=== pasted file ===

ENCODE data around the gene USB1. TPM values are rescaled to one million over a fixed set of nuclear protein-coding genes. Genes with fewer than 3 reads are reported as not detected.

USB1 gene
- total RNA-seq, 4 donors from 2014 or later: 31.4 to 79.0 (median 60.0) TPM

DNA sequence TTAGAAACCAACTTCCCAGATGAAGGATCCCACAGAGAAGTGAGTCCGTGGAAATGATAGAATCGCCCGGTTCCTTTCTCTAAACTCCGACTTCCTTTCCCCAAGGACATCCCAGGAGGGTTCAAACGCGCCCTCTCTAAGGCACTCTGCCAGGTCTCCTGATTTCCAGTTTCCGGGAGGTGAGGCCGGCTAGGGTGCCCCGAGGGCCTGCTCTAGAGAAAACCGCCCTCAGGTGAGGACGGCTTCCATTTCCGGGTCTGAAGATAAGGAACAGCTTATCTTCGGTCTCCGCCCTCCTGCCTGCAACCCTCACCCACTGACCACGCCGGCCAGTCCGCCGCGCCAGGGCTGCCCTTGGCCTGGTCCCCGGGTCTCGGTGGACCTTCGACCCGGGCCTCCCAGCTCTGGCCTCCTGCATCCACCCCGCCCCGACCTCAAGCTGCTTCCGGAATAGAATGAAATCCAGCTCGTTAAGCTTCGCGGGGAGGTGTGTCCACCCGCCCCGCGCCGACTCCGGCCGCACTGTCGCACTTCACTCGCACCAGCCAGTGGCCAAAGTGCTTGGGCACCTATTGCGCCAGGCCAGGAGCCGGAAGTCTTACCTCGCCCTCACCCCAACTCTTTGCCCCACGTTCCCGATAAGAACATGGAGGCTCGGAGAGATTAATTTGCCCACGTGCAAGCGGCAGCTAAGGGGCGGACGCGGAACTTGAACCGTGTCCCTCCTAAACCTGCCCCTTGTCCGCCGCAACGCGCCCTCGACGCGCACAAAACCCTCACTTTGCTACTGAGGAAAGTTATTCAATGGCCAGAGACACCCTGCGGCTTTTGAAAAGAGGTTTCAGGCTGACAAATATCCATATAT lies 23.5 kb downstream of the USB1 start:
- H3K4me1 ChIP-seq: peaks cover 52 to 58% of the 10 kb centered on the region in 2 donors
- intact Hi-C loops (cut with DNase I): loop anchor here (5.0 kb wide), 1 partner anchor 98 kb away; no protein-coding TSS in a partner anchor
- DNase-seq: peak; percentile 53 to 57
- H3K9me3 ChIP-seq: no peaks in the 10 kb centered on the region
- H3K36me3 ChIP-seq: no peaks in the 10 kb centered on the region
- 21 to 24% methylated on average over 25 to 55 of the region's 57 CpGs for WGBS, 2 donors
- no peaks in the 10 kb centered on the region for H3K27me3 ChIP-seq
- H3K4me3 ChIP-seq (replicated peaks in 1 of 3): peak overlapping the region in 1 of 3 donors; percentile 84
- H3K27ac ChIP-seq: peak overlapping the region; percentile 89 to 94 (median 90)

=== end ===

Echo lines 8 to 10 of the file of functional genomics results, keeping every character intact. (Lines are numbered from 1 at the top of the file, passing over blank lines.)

- H3K9me3 ChIP-seq: no peaks in the 10 kb centered on the region
- H3K36me3 ChIP-seq: no peaks in the 10 kb centered on the region
- 21 to 24% methylated on average over 25 to 55 of the region's 57 CpGs for WGBS, 2 donors